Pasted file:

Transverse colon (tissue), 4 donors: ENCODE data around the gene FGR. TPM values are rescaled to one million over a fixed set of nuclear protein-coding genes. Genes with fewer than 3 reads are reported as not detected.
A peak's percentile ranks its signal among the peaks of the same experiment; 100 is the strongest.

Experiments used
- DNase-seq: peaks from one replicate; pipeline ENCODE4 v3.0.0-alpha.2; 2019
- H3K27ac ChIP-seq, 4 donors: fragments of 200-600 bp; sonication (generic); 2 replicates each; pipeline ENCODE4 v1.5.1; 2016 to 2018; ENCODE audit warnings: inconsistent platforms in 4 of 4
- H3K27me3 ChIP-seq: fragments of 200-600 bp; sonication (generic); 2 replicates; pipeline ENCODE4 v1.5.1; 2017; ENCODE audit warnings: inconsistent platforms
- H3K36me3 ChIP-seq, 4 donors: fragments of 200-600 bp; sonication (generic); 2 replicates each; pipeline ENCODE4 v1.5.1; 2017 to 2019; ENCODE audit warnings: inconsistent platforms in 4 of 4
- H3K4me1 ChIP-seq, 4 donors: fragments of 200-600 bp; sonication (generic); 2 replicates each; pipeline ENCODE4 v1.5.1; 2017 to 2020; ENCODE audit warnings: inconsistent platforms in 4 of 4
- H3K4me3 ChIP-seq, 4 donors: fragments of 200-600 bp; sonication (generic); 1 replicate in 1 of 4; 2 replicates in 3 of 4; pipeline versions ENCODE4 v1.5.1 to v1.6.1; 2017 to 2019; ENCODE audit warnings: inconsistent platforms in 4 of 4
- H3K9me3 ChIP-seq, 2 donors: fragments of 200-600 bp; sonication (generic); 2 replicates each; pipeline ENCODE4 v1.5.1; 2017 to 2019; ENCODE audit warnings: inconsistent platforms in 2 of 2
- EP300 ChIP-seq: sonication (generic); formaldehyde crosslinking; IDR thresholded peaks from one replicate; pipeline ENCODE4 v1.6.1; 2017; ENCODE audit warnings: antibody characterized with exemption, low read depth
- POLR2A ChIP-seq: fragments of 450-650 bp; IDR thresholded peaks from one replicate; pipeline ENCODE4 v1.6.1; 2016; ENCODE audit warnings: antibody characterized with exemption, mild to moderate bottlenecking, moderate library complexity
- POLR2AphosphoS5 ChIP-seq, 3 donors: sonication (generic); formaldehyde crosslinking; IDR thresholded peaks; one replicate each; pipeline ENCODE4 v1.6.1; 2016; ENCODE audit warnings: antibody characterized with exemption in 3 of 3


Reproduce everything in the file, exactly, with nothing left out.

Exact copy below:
Transverse colon (tissue), 4 donors: ENCODE data around the gene FGR. TPM values are rescaled to one million over a fixed set of nuclear protein-coding genes. Genes with fewer than 3 reads are reported as not detected.
A peak's percentile ranks its signal among the peaks of the same experiment; 100 is the strongest.

Experiments used
- DNase-seq: peaks from one replicate; pipeline ENCODE4 v3.0.0-alpha.2; 2019
- H3K27ac ChIP-seq, 4 donors: fragments of 200-600 bp; sonication (generic); 2 replicates each; pipeline ENCODE4 v1.5.1; 2016 to 2018; ENCODE audit warnings: inconsistent platforms in 4 of 4
- H3K27me3 ChIP-seq: fragments of 200-600 bp; sonication (generic); 2 replicates; pipeline ENCODE4 v1.5.1; 2017; ENCODE audit warnings: inconsistent platforms
- H3K36me3 ChIP-seq, 4 donors: fragments of 200-600 bp; sonication (generic); 2 replicates each; pipeline ENCODE4 v1.5.1; 2017 to 2019; ENCODE audit warnings: inconsistent platforms in 4 of 4
- H3K4me1 ChIP-seq, 4 donors: fragments of 200-600 bp; sonication (generic); 2 replicates each; pipeline ENCODE4 v1.5.1; 2017 to 2020; ENCODE audit warnings: inconsistent platforms in 4 of 4
- H3K4me3 ChIP-seq, 4 donors: fragments of 200-600 bp; sonication (generic); 1 replicate in 1 of 4; 2 replicates in 3 of 4; pipeline versions ENCODE4 v1.5.1 to v1.6.1; 2017 to 2019; ENCODE audit warnings: inconsistent platforms in 4 of 4
- H3K9me3 ChIP-seq, 2 donors: fragments of 200-600 bp; sonication (generic); 2 replicates each; pipeline ENCODE4 v1.5.1; 2017 to 2019; ENCODE audit warnings: inconsistent platforms in 2 of 2
- EP300 ChIP-seq: sonication (generic); formaldehyde crosslinking; IDR thresholded peaks from one replicate; pipeline ENCODE4 v1.6.1; 2017; ENCODE audit warnings: antibody characterized with exemption, low read depth
- POLR2A ChIP-seq: fragments of 450-650 bp; IDR thresholded peaks from one replicate; pipeline ENCODE4 v1.6.1; 2016; ENCODE audit warnings: antibody characterized with exemption, mild to moderate bottlenecking, moderate library complexity
- POLR2AphosphoS5 ChIP-seq, 3 donors: sonication (generic); formaldehyde crosslinking; IDR thresholded peaks; one replicate each; pipeline ENCODE4 v1.6.1; 2016; ENCODE audit warnings: antibody characterized with exemption in 3 of 3